Keystone XL Puts President in Political Bind
The Washington Examiner’s Byron York notes the political bind President Obama is in over the Keystone XL pipeline:
A brief moment on Wednesday showed why President Obama can't win when it comes to the Keystone XL pipeline. In front of the White House, protesters led by actress Daryl Hannah and the head of the Sierra Club demanded that Obama kill the project. Just a few blocks away, the head of the AFL-CIO's powerful Building and Construction Trades Department joined with the American Petroleum Institute to demand that Obama approve it.
Environmental groups have made the pipeline a centerpiece of their movement and are staking a lot on stopping it. 350.org's Bill McKibbon, told CNN, "We have to leave stuff in the ground, and that's what the Keystone fight is about." For the first time in its history the Sierra Club endorsed civil disobedience (i.e. getting arrested) in its attempt to stop the pipeline. That organization's Executive Director Michael Brune and President Allison Chin along with Hollywood actress Daryl Hannah and others were arrested after they chained themselves to a fence outside the White House on Wednesday. Reason's Ronald Bailey linked to the Friends of the Earth president Erich Pica bragging, "I was arrested for the first time in my life!" Thousands are expected to take part in a march against the pipeline on the National Mall on Sunday.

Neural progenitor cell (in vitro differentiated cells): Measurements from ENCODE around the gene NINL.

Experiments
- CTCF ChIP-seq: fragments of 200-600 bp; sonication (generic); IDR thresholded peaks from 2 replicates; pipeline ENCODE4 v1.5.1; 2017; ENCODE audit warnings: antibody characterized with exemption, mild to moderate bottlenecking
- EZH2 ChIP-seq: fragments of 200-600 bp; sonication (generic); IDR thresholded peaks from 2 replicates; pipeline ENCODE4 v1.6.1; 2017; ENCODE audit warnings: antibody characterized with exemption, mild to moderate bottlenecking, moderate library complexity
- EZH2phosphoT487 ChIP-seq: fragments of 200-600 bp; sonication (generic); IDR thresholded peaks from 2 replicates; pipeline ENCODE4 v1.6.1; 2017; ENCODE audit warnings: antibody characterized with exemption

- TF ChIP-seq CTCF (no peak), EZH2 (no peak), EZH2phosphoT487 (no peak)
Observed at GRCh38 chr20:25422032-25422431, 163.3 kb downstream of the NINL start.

While Wednesday's protest was taking place, Sean McGarvey, President of the Building and Construction Trades Department, AFL-CIO was telling reporters why the Keystone XL pipeline should be approved:
There is no reason for any further delay.
In fact, there is every reason in the world to approve this project.
This has been the most scrutinized infrastructure project perhaps in our nation's history. And at every juncture, concerns about safety and the environment have been met and satisfied.
It is now time to build the Keystone XL pipeline and put thousands of Americans back to work.
Labor unions understand that construction and operation of the pipeline will create thousands of jobs—as many as 20,000.
Along with support from labor unions, there’s strong public support for the pipeline. A poll conducted for the American Petroleum Institute found that 69% of voters back Keystone XL. Mark Green at Energy Tomorrow adds that this finding is consistent with other polls.
In a few months, the administration is expected to make a decision. Will the President choose jobs and energy security, or will he again placate a small minority whose objective is to keep us from using the rich energy abundance below our feet?